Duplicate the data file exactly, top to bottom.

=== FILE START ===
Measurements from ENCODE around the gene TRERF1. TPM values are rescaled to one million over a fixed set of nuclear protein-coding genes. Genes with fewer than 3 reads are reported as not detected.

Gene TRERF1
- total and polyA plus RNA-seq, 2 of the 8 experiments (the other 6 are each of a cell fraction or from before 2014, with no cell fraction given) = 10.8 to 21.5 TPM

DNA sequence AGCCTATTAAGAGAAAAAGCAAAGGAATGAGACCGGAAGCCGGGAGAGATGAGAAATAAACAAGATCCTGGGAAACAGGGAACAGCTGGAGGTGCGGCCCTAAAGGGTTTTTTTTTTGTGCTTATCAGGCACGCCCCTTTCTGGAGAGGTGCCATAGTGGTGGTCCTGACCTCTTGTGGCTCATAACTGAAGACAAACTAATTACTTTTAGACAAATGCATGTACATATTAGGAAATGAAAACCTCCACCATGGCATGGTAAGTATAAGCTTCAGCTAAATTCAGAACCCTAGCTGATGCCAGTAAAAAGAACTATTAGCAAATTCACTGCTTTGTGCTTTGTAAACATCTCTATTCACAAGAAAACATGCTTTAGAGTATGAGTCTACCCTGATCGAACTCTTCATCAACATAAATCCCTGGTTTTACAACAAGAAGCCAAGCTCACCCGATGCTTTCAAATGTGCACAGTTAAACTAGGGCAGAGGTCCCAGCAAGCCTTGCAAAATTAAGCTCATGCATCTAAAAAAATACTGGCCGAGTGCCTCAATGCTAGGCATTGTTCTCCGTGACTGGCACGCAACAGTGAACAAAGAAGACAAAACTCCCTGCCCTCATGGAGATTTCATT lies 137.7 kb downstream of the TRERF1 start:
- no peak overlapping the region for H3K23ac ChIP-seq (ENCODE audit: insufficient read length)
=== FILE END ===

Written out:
Measurements from ENCODE around the gene TRERF1. TPM values are rescaled to one million over a fixed set of nuclear protein-coding genes. Genes with fewer than 3 reads are reported as not detected.

Gene TRERF1
- total and polyA plus RNA-seq, 2 of the 8 experiments (the other 6 are each of a cell fraction or from before 2014, with no cell fraction given) = 10.8 to 21.5 TPM

DNA sequence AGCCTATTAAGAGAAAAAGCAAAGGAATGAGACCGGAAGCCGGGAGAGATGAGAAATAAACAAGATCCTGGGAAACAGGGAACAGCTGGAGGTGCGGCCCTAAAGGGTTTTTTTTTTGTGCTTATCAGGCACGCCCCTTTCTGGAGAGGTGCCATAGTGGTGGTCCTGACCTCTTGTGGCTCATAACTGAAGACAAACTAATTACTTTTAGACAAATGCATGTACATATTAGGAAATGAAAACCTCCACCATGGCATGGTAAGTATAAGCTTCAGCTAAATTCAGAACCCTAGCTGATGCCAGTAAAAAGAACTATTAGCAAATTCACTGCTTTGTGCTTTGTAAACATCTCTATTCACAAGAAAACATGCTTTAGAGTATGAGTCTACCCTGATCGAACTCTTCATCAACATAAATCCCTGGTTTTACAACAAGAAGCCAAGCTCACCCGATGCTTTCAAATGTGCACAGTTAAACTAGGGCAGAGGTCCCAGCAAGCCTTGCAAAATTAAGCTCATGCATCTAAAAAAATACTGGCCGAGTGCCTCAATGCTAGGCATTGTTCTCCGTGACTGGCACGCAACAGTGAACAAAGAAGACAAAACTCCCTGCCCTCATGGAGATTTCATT lies 137.7 kb downstream of the TRERF1 start:
- no peak overlapping the region for H3K23ac ChIP-seq (ENCODE audit: insufficient read length)